Older age tied to poor survival among children with Wilms tumour

20 May 2023
Older age tied to poor survival among children with Wilms tumour

Children who have been diagnosed with Wilms tumour (WT) at an older age appear to have worse overall survival (OS), reveals a study.

“International trials have reported conflicting findings on whether the association between age and worse OS among children with WT is due to age as an independent prognostic factor or the observation of more advanced disease at older ages,” said the authors, who then sought to explore this relationship using a population-based registry analysis.

The Surveillance, Epidemiology, and End Results database was explored to identify all patients diagnosed with WT under 20 years of age. Multivariable Cox proportional hazards regression was used to examine the association between age and OS.

A total of 3,464 patients (54 percent female) had a diagnosis of WT between 1975 and 2016. Worse OS correlated with more advanced stage, larger primary tumour size, lymph node involvement, disease requiring radiotherapy, and omission of surgery (p<0.05).

Notably, more advanced stage, larger primary tumour size, and disease requiring radiotherapy also correlated with older age, while bilateral disease correlated with younger age (p<0.001). On average, each year of age resulted in a rise in hazard ratio (HR) of 1.07 (95 percent confidence interval [CI], 1.01‒1.12; p=0.018) independent of relevant covariates.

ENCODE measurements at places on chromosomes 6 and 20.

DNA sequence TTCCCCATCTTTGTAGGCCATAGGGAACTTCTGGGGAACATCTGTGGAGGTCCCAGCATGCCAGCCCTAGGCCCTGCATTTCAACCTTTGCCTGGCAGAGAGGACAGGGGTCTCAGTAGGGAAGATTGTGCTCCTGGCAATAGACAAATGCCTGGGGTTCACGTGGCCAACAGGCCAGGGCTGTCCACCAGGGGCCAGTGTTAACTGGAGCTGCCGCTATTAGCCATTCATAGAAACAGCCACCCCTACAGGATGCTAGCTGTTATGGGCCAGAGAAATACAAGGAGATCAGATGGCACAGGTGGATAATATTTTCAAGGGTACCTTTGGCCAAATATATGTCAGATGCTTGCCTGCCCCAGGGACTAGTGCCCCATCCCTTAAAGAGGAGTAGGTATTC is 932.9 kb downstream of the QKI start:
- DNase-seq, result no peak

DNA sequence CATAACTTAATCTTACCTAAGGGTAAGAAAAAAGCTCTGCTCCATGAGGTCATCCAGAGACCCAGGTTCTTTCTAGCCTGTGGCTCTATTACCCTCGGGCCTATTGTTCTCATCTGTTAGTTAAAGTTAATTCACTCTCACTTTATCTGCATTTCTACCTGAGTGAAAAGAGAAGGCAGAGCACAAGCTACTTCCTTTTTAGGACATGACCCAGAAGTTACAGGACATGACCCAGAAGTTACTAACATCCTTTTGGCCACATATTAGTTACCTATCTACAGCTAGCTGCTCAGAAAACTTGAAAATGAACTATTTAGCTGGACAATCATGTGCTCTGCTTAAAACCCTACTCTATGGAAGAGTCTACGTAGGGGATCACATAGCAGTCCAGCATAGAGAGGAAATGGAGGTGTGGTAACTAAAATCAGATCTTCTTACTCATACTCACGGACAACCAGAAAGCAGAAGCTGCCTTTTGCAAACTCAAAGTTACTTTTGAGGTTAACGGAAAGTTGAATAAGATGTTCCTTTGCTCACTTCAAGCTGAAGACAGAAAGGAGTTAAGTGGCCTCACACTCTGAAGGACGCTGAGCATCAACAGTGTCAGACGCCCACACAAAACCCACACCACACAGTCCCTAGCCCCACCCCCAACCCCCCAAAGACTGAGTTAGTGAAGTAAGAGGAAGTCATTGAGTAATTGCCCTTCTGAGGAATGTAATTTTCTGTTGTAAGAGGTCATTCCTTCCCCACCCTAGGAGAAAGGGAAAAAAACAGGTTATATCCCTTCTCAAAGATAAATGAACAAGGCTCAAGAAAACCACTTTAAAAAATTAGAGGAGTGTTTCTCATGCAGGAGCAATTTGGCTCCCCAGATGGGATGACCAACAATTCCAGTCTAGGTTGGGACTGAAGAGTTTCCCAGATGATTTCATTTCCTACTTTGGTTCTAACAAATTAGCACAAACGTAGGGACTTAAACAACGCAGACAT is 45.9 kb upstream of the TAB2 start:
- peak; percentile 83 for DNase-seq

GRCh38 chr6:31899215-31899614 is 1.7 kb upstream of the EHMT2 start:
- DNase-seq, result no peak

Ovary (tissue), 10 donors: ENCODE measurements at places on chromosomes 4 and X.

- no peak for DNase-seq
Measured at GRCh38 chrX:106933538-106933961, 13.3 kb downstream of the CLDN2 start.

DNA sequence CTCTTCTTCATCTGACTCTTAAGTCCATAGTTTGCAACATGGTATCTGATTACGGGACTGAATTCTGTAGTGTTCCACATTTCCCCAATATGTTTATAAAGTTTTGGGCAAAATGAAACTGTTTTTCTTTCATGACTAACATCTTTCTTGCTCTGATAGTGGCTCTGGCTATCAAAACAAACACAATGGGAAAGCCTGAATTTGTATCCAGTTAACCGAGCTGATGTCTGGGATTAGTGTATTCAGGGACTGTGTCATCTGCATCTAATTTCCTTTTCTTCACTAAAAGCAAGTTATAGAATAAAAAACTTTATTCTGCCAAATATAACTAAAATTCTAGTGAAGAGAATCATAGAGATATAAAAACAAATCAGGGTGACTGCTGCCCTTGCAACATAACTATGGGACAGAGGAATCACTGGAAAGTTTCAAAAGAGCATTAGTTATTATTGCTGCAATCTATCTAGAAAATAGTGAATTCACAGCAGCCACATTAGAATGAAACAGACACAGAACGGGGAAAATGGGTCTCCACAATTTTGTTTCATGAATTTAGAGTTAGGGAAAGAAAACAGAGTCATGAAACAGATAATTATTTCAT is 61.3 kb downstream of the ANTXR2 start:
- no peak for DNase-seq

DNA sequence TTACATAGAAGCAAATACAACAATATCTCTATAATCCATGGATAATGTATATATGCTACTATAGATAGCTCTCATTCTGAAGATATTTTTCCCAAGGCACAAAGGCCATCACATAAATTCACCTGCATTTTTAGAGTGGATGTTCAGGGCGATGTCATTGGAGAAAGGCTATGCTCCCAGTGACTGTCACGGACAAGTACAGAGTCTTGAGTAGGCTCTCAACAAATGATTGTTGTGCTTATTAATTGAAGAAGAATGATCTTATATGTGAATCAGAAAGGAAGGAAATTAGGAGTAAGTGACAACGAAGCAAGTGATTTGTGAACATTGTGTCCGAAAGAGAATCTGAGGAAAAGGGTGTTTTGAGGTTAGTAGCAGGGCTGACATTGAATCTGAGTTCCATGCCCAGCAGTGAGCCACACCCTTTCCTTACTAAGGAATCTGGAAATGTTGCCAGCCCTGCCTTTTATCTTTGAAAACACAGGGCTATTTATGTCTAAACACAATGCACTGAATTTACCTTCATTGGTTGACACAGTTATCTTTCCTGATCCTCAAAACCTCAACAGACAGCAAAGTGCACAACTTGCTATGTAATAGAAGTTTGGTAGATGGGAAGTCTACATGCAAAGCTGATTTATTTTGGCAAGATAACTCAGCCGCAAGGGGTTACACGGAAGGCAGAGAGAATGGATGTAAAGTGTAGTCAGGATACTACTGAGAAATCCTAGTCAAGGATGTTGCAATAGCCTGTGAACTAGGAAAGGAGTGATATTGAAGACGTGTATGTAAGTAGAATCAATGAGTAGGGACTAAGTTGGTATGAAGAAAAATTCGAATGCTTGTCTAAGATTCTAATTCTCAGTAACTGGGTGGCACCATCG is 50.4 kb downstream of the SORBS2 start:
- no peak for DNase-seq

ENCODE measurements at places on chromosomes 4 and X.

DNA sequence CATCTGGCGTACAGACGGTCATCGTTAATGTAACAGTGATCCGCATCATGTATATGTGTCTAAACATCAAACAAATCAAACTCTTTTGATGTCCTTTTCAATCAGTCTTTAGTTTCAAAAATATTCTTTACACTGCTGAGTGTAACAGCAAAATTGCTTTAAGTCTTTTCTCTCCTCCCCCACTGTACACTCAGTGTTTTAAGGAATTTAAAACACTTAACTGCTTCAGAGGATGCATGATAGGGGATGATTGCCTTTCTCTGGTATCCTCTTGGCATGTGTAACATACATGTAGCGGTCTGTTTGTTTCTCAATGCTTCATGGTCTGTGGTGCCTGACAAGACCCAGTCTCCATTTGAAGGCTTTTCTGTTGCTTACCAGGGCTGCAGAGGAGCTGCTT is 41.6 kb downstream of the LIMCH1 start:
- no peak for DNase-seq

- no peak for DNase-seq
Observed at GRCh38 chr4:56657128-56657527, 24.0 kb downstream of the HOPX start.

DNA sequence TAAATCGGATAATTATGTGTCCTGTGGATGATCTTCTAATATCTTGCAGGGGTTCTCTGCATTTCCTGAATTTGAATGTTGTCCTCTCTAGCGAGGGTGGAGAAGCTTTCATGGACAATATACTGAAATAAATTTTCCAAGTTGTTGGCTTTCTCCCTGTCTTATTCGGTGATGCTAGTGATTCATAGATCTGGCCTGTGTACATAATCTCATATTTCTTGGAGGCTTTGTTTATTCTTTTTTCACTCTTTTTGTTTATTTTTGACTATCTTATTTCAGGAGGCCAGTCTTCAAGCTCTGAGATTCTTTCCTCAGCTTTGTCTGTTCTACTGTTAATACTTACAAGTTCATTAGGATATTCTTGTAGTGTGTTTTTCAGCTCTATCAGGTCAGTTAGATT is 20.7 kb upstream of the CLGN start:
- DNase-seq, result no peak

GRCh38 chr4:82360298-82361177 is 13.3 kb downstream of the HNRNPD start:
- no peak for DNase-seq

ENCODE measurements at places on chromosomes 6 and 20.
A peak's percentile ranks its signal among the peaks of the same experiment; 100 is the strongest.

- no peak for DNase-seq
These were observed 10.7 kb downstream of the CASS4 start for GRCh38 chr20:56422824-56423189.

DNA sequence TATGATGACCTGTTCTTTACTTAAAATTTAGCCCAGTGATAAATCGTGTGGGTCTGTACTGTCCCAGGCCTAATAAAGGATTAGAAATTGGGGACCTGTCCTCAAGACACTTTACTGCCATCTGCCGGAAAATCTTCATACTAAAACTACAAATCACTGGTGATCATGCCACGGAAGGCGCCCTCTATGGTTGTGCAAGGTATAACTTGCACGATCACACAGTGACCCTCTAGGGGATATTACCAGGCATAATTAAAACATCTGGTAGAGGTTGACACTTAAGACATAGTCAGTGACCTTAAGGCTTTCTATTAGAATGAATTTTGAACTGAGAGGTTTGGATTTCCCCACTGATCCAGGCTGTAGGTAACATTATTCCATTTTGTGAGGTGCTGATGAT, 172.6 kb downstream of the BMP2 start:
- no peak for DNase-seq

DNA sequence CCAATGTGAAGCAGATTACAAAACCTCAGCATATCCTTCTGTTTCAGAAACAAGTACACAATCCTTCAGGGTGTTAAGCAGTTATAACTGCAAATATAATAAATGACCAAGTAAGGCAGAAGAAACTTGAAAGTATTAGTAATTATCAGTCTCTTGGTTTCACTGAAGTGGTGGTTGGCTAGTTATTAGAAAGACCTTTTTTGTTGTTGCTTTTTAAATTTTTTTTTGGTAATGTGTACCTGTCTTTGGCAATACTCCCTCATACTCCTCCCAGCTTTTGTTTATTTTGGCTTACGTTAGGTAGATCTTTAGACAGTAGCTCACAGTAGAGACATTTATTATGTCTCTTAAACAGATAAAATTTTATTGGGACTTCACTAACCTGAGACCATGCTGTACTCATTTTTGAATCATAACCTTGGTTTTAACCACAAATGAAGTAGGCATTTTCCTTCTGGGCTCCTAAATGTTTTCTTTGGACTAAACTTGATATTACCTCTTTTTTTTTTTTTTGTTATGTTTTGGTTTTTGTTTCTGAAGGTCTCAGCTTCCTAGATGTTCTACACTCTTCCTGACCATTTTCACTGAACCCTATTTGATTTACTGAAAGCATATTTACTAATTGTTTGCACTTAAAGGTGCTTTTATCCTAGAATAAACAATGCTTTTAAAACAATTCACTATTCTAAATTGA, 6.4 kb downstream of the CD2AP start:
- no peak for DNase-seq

The increase in adjusted OS HR was most noticeable following the transitions in diagnosis age from 2 to 3 years (HRage 3–15 vs. 0–2, 1.77, 95 percent CI, 1.11‒2.82; p=0.016) and from 15 to 16 years (HRage 16–19 vs. 3–15, 2.58, 95 percent CI, 1.06 to 6.25; p=0.036).

“Although additional prospective studies are warranted to examine tumour biology and other potential correlates, more aggressive treatment of older children based on age, especially as they approach early adulthood, may be considered in the multidisciplinary management of WT,” the authors said.

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